You’re in a faraway nightclub. People can barely hear each other. They have to shout in others’ ears. You weren’t shouting. You were quiet. Letting the others around the table scream their heads off, deafening each other. In the space of the hour you had already spent there, your distress had intensified. Your exasperation, perhaps. But can one tell distress from exasperation, from melancholy?
Seated next to C, you weren’t looking at her. You were simply feeling the presence of her body to your left. Sometimes her perfume, in waves.
You were attempting to measure, minute by minute, the tightening stranglehold of an exasperatedly physical desire, which you feel minute after minute becoming all the more unbearable, astonishing in its ability to grow, in its paradoxical ability to nail you there in a near-complete paralysis. You didn’t, and still don’t, remember having ever felt such a tyrannical desire. You were tracking its progress, its ascent. It had split your body in two: an abstract, imperceptible body, doubling another that was strained, steeled, exacerbated, a paradox of petrification and pulsation. You couldn’t steer your thoughts away from it, so much was this other body invading you. You witnessed, powerless, motionless, your own colonization by an inexplicable and obscene desire that your willpower was failing to keep in check, to contain, to purge.
This wave of inhuman desire was mounting, against you, against your better judgment. A night with C was not at all your intention. Hadn’t she already once made a pass at you, which you had declined? For you simply did not find C appealing at all. You had even sometimes felt repulsion toward her body.
But desire, like repulsion, is without reason and defies explanation. Nor does repulsion cancel out desire.
How can you feel such a pressing, devastating desire for a woman you don’t even find attractive? A woman who does not fit any of your types… Hence your distress.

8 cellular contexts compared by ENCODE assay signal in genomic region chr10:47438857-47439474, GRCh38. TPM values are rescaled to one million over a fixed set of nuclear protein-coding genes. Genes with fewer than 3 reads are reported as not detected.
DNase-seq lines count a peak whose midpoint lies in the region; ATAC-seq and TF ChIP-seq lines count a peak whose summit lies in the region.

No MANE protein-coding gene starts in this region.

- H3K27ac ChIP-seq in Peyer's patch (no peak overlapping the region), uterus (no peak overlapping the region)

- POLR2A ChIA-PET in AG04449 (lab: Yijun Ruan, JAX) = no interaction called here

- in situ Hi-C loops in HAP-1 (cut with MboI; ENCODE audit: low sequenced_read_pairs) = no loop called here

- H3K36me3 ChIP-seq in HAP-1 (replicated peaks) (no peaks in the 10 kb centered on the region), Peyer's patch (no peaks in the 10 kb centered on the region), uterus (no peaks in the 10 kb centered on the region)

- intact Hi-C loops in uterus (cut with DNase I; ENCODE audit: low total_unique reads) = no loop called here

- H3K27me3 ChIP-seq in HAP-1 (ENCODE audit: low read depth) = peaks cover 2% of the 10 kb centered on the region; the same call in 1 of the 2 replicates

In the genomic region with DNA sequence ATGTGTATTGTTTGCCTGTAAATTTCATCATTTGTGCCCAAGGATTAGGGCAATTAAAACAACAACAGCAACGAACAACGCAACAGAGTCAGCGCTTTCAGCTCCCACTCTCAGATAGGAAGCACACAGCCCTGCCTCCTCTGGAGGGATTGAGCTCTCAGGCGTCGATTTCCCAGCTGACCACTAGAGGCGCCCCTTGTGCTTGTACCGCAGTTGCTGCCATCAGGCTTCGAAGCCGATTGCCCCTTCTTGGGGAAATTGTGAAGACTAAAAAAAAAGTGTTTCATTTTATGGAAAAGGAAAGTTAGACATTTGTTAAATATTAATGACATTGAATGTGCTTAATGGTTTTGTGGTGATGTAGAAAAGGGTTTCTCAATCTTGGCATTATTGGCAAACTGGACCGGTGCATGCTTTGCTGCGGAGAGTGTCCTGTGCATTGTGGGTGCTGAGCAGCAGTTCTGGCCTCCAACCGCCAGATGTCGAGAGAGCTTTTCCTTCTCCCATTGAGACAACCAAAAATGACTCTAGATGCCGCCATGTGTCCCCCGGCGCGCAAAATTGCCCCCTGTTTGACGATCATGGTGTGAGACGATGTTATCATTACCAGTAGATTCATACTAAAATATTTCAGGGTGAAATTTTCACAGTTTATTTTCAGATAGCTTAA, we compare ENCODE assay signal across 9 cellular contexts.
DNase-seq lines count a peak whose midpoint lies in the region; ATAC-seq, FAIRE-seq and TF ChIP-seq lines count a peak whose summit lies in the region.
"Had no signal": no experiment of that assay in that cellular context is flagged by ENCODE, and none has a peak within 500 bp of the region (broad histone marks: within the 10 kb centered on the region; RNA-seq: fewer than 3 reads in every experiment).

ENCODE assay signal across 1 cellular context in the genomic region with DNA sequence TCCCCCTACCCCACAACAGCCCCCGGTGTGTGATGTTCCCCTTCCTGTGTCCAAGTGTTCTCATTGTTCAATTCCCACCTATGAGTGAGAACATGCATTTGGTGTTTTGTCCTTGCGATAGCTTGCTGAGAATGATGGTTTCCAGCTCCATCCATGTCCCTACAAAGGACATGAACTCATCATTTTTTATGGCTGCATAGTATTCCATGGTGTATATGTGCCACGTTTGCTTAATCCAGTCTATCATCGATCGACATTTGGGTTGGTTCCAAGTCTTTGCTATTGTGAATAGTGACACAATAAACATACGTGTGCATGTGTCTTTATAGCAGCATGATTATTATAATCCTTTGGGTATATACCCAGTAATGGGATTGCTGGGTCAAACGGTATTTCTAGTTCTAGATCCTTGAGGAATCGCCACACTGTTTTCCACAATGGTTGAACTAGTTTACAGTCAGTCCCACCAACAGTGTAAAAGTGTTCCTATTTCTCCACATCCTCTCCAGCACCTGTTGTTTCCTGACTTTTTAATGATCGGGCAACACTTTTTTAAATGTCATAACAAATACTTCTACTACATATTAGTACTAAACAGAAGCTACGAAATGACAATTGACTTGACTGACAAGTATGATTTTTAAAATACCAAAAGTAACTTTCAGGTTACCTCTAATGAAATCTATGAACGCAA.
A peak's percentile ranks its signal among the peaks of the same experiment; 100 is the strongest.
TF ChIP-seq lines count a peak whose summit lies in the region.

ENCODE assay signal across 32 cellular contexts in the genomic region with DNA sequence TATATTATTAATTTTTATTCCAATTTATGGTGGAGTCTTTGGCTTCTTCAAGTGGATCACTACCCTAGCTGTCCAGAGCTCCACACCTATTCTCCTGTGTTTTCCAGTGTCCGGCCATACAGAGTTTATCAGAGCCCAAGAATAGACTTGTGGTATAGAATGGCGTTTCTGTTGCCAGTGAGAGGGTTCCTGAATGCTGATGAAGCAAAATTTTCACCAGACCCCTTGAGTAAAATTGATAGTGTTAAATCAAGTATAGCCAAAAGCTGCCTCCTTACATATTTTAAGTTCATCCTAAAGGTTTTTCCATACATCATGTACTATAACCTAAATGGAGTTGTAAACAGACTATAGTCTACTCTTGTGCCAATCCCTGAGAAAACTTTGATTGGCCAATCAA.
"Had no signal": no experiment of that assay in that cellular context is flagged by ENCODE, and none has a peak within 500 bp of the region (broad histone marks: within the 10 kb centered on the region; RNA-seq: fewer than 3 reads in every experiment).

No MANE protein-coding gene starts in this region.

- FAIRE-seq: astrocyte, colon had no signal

You were now intent on looking at her, scrutinizing her, identifying all of the reasons to lose your hard-on. You told yourself that her mouth was unappealing, that her features were too coarse for your taste, that her body, though supple, did not have the naïve delicateness or the energetic grace that usually excited you, that her manner, her gestures lacked the neatness, the discretion capable of seducing you.
You sought out the defects, inventoried the adjectives that might vanquish your desire. But this damned desire remained recalcitrant to all your curses and even to your denigrations.
Therein lies your melancholy: this desire is not yours. This desire cares nothing for you. Unrelenting, blind, deaf, brutal, offering no way out. A desire rising against your body’s will, and your body itself the traitor thwarting its own defense.
Then, maybe, could you divert it? You had started cultivating the hope that C was only the accidental object, not the source, of this desire. And even then, still interchangeable. You had looked around for other women. Asking yourself, of all of them, which would hold the greatest likelihood of being attractive to you. None. So pick at random, any one of them. Then you could begin to think of this other woman, to apply yourself to this task, to draw this unknown woman toward the center of gravity of the desire preoccupying you. So that her image would be caught in its magnetic field. But no, nothing. Not the least pull of attraction. The gaze and the flesh do not belong, it seems, to the same body: the image of the unknown woman and the pulsing of desire, each the center of different galaxies or parallel universes.
Anne Garréta, Not One Day, trans. by Emma Ramadan and the Author, 2017.